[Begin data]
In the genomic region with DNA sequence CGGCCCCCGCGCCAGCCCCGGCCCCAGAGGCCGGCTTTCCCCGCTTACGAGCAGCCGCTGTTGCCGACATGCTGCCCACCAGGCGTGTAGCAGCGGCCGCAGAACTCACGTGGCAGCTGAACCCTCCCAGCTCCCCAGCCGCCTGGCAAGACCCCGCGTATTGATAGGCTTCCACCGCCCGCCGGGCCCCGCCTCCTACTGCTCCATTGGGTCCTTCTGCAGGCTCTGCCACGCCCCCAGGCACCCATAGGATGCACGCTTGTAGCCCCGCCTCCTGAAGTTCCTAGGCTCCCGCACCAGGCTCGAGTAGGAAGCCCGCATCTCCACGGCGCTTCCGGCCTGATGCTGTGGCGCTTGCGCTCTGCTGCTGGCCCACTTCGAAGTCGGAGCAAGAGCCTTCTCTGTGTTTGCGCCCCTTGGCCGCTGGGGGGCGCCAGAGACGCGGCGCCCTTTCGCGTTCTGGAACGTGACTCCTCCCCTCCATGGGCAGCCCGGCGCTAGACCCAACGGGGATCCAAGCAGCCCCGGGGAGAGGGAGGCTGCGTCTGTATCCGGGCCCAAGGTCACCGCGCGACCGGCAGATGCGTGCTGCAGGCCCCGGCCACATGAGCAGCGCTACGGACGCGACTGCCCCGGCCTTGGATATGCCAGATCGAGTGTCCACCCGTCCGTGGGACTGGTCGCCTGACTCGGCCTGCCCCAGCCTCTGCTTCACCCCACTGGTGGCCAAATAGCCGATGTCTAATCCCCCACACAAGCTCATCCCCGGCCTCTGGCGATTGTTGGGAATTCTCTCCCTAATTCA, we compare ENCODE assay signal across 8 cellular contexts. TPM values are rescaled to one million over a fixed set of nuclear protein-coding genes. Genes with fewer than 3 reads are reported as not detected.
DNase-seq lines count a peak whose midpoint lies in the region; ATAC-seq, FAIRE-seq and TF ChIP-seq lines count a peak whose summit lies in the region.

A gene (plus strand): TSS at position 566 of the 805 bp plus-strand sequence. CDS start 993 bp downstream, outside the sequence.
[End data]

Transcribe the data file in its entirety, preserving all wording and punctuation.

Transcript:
In the genomic region with DNA sequence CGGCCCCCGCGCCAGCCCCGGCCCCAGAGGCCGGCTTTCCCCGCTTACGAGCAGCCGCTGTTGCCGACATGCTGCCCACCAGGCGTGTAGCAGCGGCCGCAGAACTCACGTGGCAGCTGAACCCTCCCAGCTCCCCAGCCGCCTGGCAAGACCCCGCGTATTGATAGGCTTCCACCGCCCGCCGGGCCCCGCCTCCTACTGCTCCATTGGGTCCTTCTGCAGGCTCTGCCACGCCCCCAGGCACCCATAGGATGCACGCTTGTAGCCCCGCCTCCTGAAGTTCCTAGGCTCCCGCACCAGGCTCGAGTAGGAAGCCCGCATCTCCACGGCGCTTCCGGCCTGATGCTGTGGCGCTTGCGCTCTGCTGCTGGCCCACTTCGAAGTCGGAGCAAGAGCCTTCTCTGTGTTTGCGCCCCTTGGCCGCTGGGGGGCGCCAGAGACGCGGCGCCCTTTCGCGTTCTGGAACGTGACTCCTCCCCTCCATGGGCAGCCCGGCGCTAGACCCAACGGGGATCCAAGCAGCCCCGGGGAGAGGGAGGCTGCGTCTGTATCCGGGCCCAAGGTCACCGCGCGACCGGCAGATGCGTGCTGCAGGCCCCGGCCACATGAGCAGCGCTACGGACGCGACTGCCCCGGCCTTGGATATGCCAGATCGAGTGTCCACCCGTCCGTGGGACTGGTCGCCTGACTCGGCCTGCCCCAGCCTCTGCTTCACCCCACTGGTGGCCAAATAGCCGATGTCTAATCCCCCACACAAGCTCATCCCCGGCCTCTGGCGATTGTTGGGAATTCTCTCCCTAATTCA, we compare ENCODE assay signal across 8 cellular contexts. TPM values are rescaled to one million over a fixed set of nuclear protein-coding genes. Genes with fewer than 3 reads are reported as not detected.
DNase-seq lines count a peak whose midpoint lies in the region; ATAC-seq, FAIRE-seq and TF ChIP-seq lines count a peak whose summit lies in the region.

A gene (plus strand): TSS at position 566 of the 805 bp plus-strand sequence. CDS start 993 bp downstream, outside the sequence.